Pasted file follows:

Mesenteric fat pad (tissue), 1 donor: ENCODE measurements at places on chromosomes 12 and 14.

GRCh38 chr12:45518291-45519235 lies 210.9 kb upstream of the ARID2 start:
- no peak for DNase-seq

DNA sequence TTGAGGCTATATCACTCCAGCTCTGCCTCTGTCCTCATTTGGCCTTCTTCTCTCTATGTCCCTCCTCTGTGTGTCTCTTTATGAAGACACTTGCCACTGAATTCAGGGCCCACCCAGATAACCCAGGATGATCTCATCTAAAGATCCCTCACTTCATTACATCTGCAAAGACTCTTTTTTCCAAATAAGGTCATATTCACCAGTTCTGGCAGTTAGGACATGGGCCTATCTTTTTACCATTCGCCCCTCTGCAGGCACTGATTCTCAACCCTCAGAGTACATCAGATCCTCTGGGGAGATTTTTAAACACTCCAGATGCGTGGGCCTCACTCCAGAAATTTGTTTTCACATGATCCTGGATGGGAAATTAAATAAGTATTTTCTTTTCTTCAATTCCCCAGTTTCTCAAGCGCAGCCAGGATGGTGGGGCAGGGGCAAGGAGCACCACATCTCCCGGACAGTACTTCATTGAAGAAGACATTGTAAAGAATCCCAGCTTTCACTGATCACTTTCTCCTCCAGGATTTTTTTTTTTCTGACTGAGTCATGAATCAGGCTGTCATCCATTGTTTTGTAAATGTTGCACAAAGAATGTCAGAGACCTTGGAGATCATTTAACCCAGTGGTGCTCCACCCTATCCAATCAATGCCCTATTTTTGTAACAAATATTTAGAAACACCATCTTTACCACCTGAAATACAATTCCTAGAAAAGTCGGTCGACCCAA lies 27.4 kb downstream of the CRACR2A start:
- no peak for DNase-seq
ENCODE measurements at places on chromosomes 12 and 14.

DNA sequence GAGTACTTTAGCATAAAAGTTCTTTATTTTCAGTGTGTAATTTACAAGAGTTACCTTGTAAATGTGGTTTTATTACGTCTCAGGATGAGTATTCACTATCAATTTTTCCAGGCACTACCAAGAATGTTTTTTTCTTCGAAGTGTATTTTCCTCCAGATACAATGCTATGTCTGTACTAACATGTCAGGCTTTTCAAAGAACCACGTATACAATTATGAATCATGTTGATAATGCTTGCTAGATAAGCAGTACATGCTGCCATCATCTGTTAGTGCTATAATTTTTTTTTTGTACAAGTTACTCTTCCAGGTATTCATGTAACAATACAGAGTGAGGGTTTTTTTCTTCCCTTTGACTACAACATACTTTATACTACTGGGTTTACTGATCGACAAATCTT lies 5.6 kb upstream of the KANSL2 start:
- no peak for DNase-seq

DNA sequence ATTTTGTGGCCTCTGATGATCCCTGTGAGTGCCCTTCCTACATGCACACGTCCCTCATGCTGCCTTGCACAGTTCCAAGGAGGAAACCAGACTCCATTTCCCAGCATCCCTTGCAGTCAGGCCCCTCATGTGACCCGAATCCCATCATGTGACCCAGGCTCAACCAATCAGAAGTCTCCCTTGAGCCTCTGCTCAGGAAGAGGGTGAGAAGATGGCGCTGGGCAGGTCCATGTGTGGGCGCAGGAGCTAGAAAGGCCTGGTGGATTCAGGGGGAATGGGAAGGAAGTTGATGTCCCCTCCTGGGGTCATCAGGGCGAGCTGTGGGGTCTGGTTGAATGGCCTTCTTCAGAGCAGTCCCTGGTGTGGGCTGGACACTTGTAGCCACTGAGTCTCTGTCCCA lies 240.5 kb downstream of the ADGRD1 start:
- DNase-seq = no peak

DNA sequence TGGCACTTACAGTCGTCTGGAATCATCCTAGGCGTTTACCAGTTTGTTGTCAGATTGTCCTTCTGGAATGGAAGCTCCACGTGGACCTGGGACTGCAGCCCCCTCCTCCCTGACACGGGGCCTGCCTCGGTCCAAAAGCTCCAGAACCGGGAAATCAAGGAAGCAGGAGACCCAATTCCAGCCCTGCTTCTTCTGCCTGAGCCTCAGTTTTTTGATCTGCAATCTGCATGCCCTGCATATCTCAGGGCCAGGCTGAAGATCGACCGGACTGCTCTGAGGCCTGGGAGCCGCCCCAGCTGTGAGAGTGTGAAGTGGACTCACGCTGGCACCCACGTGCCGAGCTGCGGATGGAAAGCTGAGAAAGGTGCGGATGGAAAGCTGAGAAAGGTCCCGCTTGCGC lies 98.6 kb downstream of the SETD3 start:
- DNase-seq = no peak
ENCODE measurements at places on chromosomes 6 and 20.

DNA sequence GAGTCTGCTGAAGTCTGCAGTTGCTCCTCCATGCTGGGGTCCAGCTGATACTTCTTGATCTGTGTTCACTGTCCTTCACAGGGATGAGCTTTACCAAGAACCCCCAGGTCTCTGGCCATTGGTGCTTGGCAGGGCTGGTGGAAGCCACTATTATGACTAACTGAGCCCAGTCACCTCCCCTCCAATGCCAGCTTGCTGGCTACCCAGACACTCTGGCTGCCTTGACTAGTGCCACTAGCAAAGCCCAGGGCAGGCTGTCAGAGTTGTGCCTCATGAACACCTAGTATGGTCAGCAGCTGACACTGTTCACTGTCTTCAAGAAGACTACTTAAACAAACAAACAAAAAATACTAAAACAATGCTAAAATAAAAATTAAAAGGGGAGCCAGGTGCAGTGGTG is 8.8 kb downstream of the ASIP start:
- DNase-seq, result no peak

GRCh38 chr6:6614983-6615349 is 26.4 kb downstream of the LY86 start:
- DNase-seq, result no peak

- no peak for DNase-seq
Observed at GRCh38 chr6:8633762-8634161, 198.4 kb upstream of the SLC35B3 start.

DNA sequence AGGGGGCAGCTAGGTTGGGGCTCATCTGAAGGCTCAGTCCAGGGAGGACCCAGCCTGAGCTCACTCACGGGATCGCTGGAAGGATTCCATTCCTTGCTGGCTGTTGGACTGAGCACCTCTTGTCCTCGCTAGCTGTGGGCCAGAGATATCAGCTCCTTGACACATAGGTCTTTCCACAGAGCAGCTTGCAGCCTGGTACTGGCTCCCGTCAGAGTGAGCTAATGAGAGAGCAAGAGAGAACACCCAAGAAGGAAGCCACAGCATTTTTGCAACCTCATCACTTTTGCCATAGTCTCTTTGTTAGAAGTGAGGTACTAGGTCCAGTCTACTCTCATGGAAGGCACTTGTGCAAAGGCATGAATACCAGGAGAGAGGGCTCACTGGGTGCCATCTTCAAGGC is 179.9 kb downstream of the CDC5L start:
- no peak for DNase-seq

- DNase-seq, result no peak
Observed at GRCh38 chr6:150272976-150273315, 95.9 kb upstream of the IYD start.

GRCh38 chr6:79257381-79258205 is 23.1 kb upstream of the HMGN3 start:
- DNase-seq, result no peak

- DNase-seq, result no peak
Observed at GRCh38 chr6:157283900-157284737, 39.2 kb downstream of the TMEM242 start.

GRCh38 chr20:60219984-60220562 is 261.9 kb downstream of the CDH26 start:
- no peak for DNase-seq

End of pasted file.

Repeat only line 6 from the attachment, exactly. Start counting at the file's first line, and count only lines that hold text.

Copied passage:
ENCODE measurements at places on chromosomes 12 and 14.